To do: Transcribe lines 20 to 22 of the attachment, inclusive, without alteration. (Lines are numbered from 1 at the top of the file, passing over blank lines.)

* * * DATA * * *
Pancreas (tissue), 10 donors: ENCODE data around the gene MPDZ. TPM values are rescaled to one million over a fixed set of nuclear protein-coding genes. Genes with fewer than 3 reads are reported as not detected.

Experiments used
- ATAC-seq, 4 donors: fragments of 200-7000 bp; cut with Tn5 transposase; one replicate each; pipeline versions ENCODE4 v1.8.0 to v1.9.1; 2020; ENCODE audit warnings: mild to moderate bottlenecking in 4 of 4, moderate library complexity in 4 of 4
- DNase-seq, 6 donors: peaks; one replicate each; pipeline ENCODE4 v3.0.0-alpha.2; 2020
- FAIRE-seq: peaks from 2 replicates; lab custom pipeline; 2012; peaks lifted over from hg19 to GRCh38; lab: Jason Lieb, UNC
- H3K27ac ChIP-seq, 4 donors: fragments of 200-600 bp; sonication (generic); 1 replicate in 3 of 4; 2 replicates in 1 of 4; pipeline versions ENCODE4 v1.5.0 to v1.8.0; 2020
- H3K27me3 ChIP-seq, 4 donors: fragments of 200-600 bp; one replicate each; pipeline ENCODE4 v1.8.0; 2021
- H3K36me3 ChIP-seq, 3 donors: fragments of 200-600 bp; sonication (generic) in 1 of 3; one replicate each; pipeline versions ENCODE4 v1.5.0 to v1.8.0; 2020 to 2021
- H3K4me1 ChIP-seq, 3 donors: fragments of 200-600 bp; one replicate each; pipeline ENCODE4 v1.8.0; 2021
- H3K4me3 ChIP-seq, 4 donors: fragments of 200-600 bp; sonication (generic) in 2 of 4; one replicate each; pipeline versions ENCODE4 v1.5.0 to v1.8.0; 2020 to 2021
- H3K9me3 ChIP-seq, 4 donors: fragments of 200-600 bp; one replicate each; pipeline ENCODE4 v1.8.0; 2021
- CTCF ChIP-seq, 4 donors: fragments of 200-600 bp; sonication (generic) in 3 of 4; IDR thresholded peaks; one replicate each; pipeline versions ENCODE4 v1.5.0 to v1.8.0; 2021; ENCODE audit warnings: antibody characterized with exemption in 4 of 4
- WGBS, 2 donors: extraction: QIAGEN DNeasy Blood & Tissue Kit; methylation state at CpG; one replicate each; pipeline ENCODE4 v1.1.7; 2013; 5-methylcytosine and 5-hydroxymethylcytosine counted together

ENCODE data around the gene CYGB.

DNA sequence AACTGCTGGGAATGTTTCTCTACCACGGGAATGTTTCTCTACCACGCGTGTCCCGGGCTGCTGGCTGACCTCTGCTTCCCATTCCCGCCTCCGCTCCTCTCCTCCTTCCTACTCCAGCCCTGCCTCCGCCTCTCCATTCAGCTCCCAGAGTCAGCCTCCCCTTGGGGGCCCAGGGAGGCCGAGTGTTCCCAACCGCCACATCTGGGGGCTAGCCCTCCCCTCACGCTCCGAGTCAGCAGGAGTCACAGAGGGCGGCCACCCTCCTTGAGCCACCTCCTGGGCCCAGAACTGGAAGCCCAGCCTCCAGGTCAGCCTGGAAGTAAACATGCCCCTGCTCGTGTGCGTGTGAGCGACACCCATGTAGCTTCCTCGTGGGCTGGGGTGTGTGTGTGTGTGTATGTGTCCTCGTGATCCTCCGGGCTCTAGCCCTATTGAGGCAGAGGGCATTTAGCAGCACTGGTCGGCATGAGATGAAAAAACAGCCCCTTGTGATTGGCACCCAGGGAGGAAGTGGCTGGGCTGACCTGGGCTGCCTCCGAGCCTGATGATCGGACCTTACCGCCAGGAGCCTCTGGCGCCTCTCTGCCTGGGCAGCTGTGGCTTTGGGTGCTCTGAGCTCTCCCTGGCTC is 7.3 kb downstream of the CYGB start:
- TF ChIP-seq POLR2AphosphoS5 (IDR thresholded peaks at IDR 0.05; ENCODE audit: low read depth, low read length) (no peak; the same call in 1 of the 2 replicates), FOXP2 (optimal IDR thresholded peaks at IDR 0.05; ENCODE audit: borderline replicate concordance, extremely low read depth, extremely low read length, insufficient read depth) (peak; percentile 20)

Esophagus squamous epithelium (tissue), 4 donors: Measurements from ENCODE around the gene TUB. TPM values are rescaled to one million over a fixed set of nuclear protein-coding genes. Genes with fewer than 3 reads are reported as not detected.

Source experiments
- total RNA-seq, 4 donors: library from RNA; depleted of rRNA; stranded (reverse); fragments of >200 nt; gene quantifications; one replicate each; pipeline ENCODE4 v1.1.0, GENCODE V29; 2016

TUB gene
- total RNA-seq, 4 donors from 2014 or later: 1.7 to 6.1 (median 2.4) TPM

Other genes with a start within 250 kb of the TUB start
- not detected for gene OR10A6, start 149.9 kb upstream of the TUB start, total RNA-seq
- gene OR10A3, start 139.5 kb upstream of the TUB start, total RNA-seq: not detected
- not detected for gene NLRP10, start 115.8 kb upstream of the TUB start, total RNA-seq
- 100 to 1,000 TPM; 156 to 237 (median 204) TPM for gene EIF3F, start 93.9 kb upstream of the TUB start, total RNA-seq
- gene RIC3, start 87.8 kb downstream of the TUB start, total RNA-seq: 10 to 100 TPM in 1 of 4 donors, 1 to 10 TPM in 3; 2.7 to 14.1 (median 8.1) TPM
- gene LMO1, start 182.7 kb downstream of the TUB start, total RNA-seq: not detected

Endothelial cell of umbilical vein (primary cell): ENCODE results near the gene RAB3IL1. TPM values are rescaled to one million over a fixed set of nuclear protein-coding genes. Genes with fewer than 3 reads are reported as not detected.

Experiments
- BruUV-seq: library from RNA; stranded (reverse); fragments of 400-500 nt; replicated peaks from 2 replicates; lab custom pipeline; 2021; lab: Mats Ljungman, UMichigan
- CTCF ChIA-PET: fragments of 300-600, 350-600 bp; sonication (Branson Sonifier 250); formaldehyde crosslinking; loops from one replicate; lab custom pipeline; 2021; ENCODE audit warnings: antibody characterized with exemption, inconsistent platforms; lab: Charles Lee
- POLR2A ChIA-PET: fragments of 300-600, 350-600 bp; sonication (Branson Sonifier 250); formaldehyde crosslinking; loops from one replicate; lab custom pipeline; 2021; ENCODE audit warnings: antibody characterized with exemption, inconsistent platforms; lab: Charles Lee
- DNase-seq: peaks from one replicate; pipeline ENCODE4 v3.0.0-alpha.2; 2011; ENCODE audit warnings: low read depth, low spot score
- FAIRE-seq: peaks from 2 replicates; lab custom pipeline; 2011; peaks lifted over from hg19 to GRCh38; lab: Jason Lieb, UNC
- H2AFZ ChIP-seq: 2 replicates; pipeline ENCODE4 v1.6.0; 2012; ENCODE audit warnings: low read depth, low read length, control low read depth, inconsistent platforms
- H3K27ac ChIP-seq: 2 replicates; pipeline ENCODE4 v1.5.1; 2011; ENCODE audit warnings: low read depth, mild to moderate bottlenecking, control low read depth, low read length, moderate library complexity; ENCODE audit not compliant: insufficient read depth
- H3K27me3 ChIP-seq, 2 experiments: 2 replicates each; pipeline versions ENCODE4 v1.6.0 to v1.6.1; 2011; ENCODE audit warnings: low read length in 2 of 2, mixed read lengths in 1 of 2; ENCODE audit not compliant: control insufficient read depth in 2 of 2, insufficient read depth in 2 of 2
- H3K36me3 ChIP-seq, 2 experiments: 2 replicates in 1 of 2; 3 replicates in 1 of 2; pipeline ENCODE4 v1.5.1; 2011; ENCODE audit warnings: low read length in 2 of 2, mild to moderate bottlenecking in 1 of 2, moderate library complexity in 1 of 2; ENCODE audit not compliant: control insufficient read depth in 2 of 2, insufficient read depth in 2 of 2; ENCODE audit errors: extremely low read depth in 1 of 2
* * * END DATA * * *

TUB gene
- total RNA-seq, 4 donors from 2014 or later: 1.7 to 6.1 (median 2.4) TPM

Other genes with a start within 250 kb of the TUB start